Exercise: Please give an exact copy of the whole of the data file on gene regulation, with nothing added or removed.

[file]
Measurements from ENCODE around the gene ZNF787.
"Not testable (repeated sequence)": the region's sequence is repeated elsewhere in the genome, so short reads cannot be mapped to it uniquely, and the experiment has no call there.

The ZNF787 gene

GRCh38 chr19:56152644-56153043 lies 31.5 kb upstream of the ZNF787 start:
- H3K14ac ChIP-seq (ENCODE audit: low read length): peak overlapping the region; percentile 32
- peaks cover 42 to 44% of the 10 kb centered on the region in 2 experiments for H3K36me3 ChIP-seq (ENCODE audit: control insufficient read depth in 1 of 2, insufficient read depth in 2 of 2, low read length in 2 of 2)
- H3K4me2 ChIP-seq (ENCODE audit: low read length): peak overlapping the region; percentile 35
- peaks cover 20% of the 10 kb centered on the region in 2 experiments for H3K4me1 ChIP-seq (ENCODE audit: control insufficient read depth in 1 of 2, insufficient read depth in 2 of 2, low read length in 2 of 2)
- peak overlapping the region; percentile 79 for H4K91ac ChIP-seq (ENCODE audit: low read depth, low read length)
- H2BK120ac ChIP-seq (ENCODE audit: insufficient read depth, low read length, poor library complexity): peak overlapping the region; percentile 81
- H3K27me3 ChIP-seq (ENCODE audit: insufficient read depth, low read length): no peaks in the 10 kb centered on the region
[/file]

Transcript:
Measurements from ENCODE around the gene ZNF787.
"Not testable (repeated sequence)": the region's sequence is repeated elsewhere in the genome, so short reads cannot be mapped to it uniquely, and the experiment has no call there.

The ZNF787 gene

GRCh38 chr19:56152644-56153043 lies 31.5 kb upstream of the ZNF787 start:
- H3K14ac ChIP-seq (ENCODE audit: low read length): peak overlapping the region; percentile 32
- peaks cover 42 to 44% of the 10 kb centered on the region in 2 experiments for H3K36me3 ChIP-seq (ENCODE audit: control insufficient read depth in 1 of 2, insufficient read depth in 2 of 2, low read length in 2 of 2)
- H3K4me2 ChIP-seq (ENCODE audit: low read length): peak overlapping the region; percentile 35
- peaks cover 20% of the 10 kb centered on the region in 2 experiments for H3K4me1 ChIP-seq (ENCODE audit: control insufficient read depth in 1 of 2, insufficient read depth in 2 of 2, low read length in 2 of 2)
- peak overlapping the region; percentile 79 for H4K91ac ChIP-seq (ENCODE audit: low read depth, low read length)
- H2BK120ac ChIP-seq (ENCODE audit: insufficient read depth, low read length, poor library complexity): peak overlapping the region; percentile 81
- H3K27me3 ChIP-seq (ENCODE audit: insufficient read depth, low read length): no peaks in the 10 kb centered on the region